“Continued Attention” – U.S. Chargé d’Affaires on Hungary – Interview with Gabor Nagy of HVG

Chargé Kostelancik is speaking at an event (Embassy photo by Attila Németh)

Interview with Chargé d’Affaires, a.i. David J. Kostelancik

Published in Hungarian on February 9, 2017


Interim Chargé d’Affaires David Kostelancik is leading the U.S. diplomatic mission to Budapest in cooperation with his Washington superiors until the new Ambassador arrives.  According to him, the U.S. pays attention to civil organizations and as he sees the current policy is that the anti-Moscow sanctions must be maintained. Hungarian-American engagement, however, may be higher level than before.

The last time an interim Chargé d’Affaires was at the helm of the U.S. mission an entire country learnt the name of André Goodfriend, who stood out with his lively activity.  Is this normal for a Chargé, or can we count on a more restrained role from you?

I am continuing the work started by Ambassador Bell so as to improve our relations with the GOH and the Hungarians.  As Chargé I take my instructions from Washington, and during my work I cooperate with my authorities there.  Part of my job is to obtain information from the papers, from television, [and] to talk to Government and opposition politicians, Members of Parliament and members of civil society.  To understand what’s happening in Hungary, and according to my best knowledge, inform my colleagues in Washington about that.

There must be plenty of reasons for consultations as there is a lot of criticism of the Orban government because of actions against civil organizations as well as because of the changes implemented in the media.   As a friend and ally, the U.S. can warn Hungary if it sees fit, right?

Cooperation is strong in several areas, and has strengthened recently.  That said, I know that the United States and Hungary have had some discussions about certain issues that have involved media freedom, the NGO community, civil society. The principle of supporting press freedom and civil organizations has not changed, and on the U.S. side has not been altered just because there was a new government formed in Washington.  I’d like to remind that the U.S. and its partners in the 1999 Istanbul Summit signed the European Charter for Security in which they committed to respecting the freedom of civil society, of NGOs and of the media.  At that time, the document was signed by Bill Clinton on the U.S. side, and by Viktor Orban on the Hungarian side.  Those commitments remain on the part of both of our countries, and there are times when, as a friend and with respect, we have discussions with the Hungarian government on these issues. The diplomatic dialogue can help a lot, and will certainly be maintained with the Government on these issues.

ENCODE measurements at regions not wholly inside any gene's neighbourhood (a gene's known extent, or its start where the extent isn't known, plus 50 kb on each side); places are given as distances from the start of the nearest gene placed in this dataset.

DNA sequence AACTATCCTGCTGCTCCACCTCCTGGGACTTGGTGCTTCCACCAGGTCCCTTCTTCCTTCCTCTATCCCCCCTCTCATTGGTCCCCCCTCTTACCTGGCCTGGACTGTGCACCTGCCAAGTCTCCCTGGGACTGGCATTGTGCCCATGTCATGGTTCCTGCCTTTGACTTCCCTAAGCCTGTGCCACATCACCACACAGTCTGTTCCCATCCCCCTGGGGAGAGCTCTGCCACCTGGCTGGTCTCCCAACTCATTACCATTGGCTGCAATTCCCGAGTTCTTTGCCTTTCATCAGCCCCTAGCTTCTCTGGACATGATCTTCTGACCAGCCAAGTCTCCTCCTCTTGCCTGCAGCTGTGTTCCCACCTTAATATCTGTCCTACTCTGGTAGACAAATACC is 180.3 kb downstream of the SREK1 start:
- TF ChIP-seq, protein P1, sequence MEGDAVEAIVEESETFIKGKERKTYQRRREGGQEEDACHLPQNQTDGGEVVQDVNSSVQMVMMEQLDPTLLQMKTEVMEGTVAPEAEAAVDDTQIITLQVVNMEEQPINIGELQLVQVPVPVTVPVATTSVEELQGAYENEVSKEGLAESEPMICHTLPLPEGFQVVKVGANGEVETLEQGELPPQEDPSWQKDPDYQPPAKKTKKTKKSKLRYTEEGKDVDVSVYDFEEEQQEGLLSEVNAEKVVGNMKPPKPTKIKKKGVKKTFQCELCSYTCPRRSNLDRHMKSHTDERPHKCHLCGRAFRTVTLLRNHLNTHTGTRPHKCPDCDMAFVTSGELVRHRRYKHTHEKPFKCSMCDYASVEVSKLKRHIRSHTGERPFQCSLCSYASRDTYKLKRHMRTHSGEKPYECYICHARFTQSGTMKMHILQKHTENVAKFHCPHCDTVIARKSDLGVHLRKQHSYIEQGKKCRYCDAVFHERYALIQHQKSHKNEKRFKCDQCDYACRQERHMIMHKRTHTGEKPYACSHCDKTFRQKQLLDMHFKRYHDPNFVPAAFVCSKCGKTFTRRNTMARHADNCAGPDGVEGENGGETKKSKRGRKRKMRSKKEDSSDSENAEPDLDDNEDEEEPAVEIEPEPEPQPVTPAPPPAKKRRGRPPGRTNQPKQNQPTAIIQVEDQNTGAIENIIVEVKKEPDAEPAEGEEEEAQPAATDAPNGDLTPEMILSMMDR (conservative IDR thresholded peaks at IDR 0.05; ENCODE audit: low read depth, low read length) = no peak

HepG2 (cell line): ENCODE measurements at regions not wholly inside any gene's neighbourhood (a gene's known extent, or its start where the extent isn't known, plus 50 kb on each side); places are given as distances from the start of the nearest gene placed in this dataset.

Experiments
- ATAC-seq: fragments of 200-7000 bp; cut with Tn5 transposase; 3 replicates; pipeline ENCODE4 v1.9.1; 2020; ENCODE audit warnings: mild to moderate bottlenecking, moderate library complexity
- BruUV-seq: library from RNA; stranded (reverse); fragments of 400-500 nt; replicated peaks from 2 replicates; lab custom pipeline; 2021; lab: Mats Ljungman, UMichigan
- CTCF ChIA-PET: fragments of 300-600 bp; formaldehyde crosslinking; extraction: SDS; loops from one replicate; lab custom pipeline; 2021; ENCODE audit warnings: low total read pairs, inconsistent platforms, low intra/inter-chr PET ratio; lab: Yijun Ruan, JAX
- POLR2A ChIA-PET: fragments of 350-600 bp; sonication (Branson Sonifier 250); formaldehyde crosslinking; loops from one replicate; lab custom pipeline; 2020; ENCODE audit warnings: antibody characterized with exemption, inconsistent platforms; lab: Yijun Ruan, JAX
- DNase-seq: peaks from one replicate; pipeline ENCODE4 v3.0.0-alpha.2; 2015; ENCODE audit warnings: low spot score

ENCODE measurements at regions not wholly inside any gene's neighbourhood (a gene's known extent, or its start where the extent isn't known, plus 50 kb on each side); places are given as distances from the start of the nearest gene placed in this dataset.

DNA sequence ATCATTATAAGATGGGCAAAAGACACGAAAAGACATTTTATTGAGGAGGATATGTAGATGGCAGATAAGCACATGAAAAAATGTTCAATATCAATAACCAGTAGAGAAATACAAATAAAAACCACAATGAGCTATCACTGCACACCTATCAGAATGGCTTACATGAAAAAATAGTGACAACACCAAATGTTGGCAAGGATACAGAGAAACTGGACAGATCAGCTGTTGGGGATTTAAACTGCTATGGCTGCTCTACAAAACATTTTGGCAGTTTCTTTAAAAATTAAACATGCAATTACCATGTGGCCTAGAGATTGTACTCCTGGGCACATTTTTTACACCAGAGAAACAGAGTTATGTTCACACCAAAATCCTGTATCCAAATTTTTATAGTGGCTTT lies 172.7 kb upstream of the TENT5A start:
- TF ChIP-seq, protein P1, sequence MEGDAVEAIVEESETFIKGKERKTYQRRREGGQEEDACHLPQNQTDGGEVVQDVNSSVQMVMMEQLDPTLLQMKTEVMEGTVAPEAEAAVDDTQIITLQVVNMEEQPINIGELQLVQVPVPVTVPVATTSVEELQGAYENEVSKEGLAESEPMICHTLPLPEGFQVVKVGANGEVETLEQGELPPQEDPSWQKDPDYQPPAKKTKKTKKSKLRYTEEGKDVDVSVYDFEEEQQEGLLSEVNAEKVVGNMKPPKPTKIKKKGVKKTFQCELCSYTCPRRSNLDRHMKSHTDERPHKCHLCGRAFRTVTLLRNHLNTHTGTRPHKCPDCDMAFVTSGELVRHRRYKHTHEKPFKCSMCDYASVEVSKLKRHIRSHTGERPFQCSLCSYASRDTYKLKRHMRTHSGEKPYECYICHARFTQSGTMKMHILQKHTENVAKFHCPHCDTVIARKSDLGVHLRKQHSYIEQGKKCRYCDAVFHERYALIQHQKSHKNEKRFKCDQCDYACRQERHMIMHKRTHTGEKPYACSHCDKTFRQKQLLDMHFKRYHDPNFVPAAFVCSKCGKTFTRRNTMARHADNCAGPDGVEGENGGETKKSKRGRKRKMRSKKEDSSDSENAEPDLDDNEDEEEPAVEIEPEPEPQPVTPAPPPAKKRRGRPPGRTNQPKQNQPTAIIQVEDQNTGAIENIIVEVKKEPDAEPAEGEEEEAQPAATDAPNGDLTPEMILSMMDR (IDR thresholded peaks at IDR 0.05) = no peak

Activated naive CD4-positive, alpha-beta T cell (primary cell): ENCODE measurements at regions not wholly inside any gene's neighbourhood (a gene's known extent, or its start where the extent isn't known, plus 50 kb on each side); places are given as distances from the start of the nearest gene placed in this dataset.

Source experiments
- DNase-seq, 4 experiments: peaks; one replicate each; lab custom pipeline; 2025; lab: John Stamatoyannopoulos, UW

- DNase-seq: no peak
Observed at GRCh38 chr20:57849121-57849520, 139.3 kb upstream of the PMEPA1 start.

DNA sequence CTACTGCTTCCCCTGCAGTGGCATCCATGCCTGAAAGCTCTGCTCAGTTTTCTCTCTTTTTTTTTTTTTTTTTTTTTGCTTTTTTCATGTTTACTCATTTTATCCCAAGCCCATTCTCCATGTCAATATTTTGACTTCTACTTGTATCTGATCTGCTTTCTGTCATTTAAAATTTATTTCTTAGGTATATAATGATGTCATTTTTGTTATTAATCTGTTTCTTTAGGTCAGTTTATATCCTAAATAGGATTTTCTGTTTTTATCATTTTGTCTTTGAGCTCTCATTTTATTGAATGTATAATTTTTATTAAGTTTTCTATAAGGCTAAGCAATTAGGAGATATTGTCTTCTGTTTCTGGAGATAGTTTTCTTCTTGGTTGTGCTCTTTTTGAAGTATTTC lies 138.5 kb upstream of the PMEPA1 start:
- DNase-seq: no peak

The GOH is hoping that it will have a better relationship with the administration of the Republican Donald Trump than it had with Barack Obama’s Democratic one.  Is that expectation based on reality?

As regards personnel changes due to a change of administration, I have plenty of experience, having experienced five so far during my diplomatic career.  Basically, this one is not different from the previous ones, new people with new ideas, with different backgrounds, come to Washington and take a look at our foreign relations and our commitments in the world.  Prime Minister Viktor Orban, Foreign Minister Peter Szijjarto and the other members of the Government are well-known in Washington, as we’ve been engaged with them for years in various areas.  Washington will review the relationship with Hungary, and will consider a higher level of engagement than before.  One thing is certain: cooperation will remain in the fight against terrorism, in law enforcement, in strengthening business relations or in the cultural area.  And we will continue to share our advice and thoughts with our Hungarian hosts.